The relation between degree of diastolic blood pressure reduction and mortality was examined among hypertensive persons in the Hypertension Detection and Follow-up Program. This program, conducted from 1973-1979, was a muKicenter community-based trial, which followed 10,940 hypertensive participants for five years. The one-year annual visit was the first occasion on which change in blood pressure could be measured on all participants. During the subsequent four years of follow-up on 10,053 participants, 568 deaths occurred. With time-dependent life tables and time-dependent Cox life table regression analyses, the existence of a quadratic function which modeled the relation between diastolic blood pressure reduction and mortality was supported, even after adjusting for other risk factors. The minimum mortality hazard ratio, based on a particular model, occurred at a diastolic blood pressure reduction of 26.2 mmHg (standard error = 13.4). In the whole population and 10.0 mmHg (standard error = 5.3) In the baseline diastolic blood pressure stratum 90-104 mmHg. After this reduction, there was a small increase in the risk of death. There was no evidence of the quadratic function after fitting the same model with systolic blood pressure. Methodological issues involved in studying a particular degree of blood pressure reduction were considered. The confidence interval around the change corresponding to the minimum hazard ratio was wide, and the obtained blood pressure level should not be interpreted as a goal for treatment Blood pressure reduction was attributed not only to pharmacologic therapy but also to regression to the mean, and to other factors unrelated to treatment.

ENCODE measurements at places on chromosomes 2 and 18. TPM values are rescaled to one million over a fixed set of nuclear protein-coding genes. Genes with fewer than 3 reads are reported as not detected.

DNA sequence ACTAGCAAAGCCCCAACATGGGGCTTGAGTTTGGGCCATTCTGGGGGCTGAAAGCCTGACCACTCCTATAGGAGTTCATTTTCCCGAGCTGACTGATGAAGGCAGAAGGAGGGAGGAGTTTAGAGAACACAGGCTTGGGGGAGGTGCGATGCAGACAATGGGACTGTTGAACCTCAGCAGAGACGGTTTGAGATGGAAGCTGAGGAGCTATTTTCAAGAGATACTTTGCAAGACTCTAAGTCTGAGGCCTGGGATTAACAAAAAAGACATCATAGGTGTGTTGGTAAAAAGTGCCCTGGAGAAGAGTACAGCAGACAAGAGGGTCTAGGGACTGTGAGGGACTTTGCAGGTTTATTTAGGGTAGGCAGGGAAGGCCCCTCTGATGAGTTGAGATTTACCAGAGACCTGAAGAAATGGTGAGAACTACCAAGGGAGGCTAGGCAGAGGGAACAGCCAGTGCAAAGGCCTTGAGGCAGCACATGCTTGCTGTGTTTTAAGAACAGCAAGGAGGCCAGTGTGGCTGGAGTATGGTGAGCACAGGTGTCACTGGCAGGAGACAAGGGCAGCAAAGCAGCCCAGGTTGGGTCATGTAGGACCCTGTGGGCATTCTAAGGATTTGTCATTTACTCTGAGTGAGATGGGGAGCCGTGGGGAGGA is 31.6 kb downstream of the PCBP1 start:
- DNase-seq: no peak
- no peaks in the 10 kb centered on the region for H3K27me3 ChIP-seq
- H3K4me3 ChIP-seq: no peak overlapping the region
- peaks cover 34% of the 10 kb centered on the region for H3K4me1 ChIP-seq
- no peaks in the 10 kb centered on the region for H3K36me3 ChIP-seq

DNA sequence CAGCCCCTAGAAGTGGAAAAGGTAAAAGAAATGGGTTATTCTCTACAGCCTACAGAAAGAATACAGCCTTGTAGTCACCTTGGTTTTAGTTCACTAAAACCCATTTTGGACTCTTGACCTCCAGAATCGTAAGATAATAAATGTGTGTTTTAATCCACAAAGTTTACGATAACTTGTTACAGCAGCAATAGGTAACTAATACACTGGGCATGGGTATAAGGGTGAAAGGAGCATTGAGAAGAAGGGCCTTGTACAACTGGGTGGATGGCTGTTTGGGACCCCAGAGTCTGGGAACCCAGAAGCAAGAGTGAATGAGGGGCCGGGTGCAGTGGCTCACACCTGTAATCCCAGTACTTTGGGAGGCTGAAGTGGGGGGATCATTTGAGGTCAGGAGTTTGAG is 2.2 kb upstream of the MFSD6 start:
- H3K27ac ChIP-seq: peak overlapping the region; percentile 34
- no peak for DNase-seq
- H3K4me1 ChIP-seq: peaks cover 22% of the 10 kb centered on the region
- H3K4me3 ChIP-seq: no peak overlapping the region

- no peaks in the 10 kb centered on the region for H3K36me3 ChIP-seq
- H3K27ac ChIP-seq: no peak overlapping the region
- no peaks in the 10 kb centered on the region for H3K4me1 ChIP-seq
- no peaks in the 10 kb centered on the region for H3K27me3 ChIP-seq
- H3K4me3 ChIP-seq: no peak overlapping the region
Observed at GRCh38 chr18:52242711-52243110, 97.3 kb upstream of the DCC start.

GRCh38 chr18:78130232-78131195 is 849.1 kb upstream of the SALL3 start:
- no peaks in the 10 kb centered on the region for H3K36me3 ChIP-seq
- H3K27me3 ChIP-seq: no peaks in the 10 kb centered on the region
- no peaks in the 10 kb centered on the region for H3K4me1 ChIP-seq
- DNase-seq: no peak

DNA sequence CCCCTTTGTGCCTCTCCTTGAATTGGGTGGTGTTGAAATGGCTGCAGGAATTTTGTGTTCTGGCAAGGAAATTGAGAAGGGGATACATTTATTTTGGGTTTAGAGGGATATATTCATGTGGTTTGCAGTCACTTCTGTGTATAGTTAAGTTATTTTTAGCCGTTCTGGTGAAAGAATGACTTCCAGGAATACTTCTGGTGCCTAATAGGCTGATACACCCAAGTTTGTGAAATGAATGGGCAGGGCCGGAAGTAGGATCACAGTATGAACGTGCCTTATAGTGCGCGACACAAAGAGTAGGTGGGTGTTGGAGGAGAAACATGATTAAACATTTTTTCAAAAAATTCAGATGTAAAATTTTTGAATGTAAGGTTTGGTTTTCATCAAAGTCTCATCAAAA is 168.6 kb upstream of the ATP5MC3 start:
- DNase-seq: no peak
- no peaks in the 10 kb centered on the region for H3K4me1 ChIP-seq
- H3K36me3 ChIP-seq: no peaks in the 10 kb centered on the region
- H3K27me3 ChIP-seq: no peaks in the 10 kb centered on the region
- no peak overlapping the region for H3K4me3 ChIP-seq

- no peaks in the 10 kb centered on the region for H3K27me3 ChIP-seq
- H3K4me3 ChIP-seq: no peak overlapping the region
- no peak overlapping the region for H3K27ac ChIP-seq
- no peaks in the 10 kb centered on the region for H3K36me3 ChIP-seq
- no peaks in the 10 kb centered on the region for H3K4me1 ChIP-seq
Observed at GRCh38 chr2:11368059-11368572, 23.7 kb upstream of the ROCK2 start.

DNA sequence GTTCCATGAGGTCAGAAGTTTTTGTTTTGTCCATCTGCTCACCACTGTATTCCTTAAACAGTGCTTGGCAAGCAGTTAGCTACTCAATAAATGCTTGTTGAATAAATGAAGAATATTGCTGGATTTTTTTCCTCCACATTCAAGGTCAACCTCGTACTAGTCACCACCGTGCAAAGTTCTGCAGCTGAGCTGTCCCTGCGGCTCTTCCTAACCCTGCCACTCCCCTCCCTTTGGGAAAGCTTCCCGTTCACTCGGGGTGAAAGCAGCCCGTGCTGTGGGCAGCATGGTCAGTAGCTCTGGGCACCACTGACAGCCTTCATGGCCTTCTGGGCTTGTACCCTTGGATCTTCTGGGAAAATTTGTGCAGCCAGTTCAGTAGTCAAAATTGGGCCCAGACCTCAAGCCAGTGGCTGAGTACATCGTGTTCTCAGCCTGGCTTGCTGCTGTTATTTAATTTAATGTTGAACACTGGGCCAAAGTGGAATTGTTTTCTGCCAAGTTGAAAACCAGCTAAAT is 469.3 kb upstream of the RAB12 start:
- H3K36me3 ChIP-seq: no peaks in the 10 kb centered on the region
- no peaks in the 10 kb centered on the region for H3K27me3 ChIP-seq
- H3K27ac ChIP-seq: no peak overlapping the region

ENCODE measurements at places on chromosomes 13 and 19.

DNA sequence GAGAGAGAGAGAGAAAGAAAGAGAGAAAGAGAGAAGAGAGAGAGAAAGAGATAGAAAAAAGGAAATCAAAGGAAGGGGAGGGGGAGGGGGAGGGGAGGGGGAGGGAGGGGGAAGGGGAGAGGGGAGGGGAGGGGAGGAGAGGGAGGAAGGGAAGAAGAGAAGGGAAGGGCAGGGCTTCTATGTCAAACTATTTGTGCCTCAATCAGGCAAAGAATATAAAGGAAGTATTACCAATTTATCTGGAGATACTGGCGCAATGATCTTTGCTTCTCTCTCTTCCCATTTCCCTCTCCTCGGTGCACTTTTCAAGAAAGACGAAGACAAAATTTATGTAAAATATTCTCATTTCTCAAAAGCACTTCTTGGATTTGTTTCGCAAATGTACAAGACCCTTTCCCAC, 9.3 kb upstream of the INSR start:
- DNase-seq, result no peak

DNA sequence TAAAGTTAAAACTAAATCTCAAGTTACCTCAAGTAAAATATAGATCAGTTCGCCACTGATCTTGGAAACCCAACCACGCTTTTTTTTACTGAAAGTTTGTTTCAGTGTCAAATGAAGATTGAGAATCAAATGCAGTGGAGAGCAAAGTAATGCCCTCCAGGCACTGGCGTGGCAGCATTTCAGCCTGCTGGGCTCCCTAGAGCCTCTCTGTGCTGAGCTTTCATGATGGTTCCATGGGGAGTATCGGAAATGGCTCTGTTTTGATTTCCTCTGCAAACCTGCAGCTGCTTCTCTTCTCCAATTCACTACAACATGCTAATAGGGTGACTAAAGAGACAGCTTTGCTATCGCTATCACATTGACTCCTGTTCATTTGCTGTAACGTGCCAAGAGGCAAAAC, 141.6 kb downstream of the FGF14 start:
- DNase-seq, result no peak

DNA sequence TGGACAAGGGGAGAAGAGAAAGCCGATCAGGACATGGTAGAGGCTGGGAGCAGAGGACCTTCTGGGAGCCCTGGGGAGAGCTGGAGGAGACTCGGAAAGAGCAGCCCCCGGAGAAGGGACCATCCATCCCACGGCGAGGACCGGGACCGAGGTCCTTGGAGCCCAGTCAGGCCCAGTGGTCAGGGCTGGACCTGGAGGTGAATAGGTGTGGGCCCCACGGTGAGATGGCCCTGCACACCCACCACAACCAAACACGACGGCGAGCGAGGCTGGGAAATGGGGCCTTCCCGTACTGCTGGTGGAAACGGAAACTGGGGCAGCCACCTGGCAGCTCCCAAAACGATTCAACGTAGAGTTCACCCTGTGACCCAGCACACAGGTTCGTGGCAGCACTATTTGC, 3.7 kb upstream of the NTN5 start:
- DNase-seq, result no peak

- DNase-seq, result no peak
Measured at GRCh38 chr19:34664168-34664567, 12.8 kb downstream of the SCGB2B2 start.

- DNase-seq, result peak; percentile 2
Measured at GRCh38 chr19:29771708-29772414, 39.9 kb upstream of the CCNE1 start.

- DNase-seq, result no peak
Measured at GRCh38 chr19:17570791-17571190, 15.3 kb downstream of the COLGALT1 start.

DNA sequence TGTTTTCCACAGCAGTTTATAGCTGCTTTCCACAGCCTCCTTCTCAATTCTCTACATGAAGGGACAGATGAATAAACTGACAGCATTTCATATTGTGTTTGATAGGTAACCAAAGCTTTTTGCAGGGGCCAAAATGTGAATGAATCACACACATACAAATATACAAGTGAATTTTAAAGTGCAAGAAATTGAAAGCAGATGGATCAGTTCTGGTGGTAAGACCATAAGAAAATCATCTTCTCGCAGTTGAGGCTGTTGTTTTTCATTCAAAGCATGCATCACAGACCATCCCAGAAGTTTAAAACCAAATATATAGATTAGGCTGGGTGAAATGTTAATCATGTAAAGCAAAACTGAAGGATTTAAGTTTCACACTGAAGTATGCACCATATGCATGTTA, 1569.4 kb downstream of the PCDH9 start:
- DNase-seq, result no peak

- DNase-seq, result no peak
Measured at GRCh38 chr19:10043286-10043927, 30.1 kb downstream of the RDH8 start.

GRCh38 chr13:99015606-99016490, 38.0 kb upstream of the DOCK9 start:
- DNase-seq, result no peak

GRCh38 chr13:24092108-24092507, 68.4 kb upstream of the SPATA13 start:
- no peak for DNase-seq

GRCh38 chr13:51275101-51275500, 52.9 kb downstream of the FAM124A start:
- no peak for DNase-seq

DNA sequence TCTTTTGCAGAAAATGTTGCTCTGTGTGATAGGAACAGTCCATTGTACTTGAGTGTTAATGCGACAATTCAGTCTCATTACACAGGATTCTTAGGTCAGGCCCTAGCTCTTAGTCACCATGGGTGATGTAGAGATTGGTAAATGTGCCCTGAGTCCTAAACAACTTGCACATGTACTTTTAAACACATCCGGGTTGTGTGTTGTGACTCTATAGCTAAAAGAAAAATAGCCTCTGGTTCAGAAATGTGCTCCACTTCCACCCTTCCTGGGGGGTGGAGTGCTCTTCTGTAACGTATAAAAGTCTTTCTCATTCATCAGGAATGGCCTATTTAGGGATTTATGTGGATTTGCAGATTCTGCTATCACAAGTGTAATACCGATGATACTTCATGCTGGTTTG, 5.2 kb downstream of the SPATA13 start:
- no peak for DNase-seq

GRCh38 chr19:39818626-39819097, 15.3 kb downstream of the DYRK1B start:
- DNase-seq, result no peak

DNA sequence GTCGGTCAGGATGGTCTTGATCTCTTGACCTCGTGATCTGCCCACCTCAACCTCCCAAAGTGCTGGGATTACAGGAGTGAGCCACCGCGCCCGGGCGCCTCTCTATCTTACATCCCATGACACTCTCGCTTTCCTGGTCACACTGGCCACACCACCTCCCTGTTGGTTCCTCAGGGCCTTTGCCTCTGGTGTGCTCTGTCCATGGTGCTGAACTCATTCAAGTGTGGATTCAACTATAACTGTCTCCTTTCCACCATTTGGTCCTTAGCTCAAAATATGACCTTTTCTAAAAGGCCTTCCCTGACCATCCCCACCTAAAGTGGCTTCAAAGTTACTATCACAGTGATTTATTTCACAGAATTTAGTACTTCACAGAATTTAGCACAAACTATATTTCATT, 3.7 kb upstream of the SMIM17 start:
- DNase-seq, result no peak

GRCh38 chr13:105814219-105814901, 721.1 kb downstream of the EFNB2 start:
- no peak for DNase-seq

|Original language||English (US)|
|Number of pages||17|
|Journal||American journal of epidemiology|
|State||Published - Feb 1988|
- Blood pressure
ASJC Scopus subject areas